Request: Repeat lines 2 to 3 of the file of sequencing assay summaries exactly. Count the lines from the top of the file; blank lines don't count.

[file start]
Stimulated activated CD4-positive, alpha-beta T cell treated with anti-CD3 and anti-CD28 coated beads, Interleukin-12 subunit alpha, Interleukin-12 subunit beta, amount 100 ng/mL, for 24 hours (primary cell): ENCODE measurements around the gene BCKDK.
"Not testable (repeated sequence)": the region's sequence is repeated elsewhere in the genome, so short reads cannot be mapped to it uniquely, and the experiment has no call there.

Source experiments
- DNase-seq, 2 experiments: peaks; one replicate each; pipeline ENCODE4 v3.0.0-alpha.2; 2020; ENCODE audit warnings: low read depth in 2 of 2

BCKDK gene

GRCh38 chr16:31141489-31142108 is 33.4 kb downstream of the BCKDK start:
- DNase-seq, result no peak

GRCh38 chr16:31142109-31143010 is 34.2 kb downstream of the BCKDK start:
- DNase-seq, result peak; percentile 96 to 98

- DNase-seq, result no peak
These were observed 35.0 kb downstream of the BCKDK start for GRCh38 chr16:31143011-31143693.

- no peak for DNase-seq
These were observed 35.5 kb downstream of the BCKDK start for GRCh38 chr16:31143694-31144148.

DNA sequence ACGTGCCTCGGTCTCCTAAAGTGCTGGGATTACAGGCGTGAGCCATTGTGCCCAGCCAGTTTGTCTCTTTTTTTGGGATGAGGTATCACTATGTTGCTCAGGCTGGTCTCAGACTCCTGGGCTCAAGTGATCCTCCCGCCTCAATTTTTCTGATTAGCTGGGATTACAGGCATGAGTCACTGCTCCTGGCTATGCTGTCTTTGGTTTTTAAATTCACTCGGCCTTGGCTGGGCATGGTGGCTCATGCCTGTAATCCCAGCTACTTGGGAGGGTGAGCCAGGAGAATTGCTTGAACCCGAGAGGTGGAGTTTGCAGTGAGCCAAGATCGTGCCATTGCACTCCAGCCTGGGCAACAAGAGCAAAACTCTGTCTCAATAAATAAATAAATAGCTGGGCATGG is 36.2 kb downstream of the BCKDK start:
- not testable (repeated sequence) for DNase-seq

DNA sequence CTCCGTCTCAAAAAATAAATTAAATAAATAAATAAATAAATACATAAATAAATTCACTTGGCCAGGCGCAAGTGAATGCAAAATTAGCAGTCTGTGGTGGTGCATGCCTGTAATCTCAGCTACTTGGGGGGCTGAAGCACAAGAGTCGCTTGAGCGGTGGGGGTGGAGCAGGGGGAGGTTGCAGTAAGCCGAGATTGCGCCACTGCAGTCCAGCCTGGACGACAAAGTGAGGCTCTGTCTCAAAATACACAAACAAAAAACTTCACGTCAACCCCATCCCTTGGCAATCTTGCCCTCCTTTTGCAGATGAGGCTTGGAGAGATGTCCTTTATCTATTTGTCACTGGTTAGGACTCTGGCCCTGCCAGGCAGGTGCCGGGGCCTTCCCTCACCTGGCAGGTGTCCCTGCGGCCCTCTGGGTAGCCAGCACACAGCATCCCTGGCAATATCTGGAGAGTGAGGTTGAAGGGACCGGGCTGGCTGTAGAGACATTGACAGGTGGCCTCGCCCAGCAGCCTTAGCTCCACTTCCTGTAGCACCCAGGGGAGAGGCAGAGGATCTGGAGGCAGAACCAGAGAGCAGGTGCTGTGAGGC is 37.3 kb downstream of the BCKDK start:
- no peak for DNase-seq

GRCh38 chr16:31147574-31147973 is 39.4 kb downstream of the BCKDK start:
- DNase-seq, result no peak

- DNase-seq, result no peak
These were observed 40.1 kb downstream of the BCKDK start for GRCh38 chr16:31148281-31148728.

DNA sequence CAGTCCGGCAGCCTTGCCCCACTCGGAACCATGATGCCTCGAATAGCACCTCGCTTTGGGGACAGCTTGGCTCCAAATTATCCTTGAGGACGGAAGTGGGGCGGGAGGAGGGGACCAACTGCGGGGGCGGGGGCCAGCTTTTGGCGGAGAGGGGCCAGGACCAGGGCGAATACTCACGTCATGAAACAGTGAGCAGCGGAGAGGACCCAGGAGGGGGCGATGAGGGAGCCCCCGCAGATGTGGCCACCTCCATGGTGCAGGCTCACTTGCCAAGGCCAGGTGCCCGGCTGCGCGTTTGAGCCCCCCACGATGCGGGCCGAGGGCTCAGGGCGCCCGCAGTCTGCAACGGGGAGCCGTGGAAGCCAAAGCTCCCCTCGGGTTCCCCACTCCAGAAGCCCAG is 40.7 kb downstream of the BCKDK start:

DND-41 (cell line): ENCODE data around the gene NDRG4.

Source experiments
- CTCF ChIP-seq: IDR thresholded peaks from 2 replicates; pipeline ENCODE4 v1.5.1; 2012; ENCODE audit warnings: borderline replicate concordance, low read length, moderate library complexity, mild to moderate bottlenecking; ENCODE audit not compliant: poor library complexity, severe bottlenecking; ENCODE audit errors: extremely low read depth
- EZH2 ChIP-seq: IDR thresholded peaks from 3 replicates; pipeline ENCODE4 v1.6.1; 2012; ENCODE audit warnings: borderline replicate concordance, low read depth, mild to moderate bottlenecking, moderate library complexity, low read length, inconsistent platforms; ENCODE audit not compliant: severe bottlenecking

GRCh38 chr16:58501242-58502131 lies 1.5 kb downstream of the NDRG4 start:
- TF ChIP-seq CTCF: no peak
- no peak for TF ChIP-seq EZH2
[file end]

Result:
"Not testable (repeated sequence)": the region's sequence is repeated elsewhere in the genome, so short reads cannot be mapped to it uniquely, and the experiment has no call there.

Source experiments